Daily Event for January 12, 2012

In January of 1942 German U-boats were, for the first time, about to engage ships off the coast of the U.S.A., having found that attacking ships near England and in the mid-Atlantic was becoming very dangerous business. Operation Drumbeat, the first U-boat offensive against the U.S.A. was about to begin. The British and American commands were in close contact, and the Americans were informed by the British that a number of U-boats were en route to the U.S. coast, but nothing was done in preparation for the attacks which should have been expected.

While several boats were en route, U-123, was directed by Dönitz to attack a damaged Greek freighter. His signal to the U-boat commander, Kapitänleutnant Reinhard Hardegen, was intercepted by Bletchley Park and the Canadian command was informed that the ship, Dimitrios Inglessis, was going to be attacked by a U-boat, but when Hardegen found the ship she was under the protection of a pair of destroyers. Hardegen decided not to attack and continued on his voyage to the U.S.

On January 12, 1942 (Jan. 11 U.S. time) lookouts on U-123 sighted a steamer about 125 miles off Nova Scotia, as they drew closer they could see she was a freighter of the Blue Funnel Line, it was in fact the Cyclops. She had been built in 1906 by D&W Henderson in Glasgow and owned by Alfred Holt & Company since she was built. During the Great War she was attacked twice by the Kaiser's U-boats, but both attacks failed. Hitler's U-boat men would now take their turn at sinking the ship.

He stalked the Cyclops until he got into a favorable position and then he sent a torpedo into her starboard side causing great damage to the ship. Her master, Leslie W. Kersley, ordered the ship abandoned as her radio operator sent out distress signals. On board were more than 70 Chinese nationals, who were being brought to the U.K. to crew British merchant ships, more than half of them perished. The ninety-five survivors, including captain Kersley, were picked up by HMCS Red Deer J-225 and landed at Halifax, tragically eighty-seven men were lost in the sinking.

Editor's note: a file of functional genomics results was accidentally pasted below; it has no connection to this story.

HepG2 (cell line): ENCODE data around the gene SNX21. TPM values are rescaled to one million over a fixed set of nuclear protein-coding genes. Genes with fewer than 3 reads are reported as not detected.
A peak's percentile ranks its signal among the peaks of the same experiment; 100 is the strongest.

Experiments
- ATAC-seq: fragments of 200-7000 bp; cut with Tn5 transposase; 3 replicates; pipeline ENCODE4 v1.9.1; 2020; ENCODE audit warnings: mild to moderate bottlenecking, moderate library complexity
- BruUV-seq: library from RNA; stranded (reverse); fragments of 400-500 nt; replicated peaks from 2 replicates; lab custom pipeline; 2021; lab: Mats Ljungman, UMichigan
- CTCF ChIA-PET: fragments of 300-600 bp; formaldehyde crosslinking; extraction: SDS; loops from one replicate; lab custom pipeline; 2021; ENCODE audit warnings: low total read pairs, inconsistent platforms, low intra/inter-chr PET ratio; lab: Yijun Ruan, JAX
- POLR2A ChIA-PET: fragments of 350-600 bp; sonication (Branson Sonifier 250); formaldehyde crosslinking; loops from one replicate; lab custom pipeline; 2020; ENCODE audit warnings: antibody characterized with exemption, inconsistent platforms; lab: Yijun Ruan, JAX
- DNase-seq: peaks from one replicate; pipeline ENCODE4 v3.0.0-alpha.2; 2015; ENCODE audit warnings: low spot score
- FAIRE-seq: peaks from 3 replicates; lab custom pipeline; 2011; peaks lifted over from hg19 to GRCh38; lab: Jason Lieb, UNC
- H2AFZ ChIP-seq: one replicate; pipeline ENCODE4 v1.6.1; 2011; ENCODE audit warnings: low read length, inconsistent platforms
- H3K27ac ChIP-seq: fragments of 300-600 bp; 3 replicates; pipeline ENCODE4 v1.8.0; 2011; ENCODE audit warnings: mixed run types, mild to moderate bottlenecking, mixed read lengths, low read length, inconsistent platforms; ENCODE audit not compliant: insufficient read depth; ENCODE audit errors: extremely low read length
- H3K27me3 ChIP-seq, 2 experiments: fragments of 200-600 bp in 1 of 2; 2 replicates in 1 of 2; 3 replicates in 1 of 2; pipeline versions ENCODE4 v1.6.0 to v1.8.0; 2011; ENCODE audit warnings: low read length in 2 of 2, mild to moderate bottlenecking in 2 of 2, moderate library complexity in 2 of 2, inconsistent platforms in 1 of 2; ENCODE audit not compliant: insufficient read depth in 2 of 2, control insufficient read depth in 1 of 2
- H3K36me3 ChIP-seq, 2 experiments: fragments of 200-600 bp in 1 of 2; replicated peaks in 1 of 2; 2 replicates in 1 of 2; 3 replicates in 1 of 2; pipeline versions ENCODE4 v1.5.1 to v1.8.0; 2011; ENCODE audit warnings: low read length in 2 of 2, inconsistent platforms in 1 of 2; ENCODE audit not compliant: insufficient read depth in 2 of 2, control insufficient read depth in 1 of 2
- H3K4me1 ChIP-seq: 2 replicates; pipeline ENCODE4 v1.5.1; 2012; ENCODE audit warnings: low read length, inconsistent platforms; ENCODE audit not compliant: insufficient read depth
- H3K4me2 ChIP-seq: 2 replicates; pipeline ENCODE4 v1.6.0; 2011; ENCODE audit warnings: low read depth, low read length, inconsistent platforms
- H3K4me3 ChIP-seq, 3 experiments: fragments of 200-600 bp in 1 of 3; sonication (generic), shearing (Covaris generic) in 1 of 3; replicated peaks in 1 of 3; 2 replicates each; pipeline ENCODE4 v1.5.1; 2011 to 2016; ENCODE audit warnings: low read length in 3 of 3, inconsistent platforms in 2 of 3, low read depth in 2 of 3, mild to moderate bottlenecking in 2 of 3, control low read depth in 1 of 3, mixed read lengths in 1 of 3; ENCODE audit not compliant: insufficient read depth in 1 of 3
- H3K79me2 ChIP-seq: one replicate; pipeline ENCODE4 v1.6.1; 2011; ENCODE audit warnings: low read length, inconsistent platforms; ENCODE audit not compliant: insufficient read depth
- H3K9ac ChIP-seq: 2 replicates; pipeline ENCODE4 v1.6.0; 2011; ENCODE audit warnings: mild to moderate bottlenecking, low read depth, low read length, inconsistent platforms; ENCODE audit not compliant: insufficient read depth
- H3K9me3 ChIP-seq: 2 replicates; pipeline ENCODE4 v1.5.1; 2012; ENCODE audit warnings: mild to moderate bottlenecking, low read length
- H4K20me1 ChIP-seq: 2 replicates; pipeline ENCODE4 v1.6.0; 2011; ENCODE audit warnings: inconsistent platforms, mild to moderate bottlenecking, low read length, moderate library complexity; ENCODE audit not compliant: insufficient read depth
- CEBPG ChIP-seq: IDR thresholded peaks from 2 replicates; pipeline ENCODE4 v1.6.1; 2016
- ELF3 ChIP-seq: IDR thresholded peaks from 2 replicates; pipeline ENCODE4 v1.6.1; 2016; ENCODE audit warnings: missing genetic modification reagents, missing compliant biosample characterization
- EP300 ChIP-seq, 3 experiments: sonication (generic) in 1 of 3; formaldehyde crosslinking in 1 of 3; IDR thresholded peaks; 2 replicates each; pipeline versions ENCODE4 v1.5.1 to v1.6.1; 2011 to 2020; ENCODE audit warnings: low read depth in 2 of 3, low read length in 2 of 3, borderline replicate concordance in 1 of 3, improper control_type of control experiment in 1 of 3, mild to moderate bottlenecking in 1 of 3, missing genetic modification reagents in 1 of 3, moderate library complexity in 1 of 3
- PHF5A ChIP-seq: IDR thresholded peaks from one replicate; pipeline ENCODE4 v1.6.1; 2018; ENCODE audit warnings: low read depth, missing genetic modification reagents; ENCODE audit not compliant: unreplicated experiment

Hardegen made his way to the other side of the ship and fired a second torpedo, this caused her to break in half and sink. Hardegen had scored the first success of any of the Drumbeat boats. This is often sighted as the first ship sunk during Paukenschlag "Drumbeat" however the "official" start date was Jan. 13 and it was understood that commanders could attack ships while en route to their operational areas providing they were over 10,000 tons. The first ship sunk after the official start date was SS Frisco, sunk by Korvettenkapitän Ernst Kals in U-130 on late on Jan. 13 (Jan. 12 U.S. time).

Hardegen continued on to his patrol area and sank nine ships for a total of over 50,000 tons, on Jan. 23 he was notified by radio signal that the Führer had awarded him the Ritterkreuz. He was awarded the Oak Leaves to his Ritterkreuz during his second patrol to the U.S.A.
© 2012 Michael W. Pocock
MaritimeQuest.com


SS Cyclops.



Official photo of Kapitänleutnant Reinhard Hardegen wearing the Ritterkreuz.





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